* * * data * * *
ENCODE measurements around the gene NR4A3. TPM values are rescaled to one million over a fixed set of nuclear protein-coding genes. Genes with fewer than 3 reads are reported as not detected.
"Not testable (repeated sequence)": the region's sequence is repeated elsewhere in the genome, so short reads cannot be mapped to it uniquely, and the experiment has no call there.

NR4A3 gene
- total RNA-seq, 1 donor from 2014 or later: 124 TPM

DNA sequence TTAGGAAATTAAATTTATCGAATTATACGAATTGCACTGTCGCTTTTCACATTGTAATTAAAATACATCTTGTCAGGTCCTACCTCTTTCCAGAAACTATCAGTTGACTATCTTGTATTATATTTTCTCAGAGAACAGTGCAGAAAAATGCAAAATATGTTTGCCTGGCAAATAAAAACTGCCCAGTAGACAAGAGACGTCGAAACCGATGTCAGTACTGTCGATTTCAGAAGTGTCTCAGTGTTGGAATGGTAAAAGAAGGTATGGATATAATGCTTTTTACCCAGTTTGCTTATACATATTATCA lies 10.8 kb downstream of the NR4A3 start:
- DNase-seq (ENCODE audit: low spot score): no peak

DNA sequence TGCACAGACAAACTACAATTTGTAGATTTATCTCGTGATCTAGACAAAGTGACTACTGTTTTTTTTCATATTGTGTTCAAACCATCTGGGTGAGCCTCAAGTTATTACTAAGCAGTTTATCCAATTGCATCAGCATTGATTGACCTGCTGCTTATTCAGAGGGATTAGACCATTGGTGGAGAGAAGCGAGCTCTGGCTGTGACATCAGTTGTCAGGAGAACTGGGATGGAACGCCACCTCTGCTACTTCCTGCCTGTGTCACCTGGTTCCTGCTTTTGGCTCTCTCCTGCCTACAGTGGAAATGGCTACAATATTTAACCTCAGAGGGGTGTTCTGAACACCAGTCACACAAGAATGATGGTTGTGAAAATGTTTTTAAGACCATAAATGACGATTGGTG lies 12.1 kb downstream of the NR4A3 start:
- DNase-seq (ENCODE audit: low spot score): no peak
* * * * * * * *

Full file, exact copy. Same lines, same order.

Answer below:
ENCODE measurements around the gene NR4A3. TPM values are rescaled to one million over a fixed set of nuclear protein-coding genes. Genes with fewer than 3 reads are reported as not detected.
"Not testable (repeated sequence)": the region's sequence is repeated elsewhere in the genome, so short reads cannot be mapped to it uniquely, and the experiment has no call there.

NR4A3 gene
- total RNA-seq, 1 donor from 2014 or later: 124 TPM

DNA sequence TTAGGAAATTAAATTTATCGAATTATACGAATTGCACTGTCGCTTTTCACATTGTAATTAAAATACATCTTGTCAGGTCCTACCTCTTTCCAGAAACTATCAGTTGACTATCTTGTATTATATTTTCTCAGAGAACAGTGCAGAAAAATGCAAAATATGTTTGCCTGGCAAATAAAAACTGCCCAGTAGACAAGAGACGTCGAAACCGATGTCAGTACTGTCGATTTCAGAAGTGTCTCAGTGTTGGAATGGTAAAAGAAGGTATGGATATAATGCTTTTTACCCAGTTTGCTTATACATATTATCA lies 10.8 kb downstream of the NR4A3 start:
- DNase-seq (ENCODE audit: low spot score): no peak

DNA sequence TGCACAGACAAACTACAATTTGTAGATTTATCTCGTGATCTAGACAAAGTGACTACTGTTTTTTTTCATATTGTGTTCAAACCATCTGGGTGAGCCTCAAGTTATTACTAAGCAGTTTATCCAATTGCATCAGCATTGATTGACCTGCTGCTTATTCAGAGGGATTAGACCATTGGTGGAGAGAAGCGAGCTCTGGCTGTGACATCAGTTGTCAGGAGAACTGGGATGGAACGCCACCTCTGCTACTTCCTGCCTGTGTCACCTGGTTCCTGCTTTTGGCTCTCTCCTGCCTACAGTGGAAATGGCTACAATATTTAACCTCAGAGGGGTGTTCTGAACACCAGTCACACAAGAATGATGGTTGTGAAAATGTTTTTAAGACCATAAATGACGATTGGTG lies 12.1 kb downstream of the NR4A3 start:
- DNase-seq (ENCODE audit: low spot score): no peak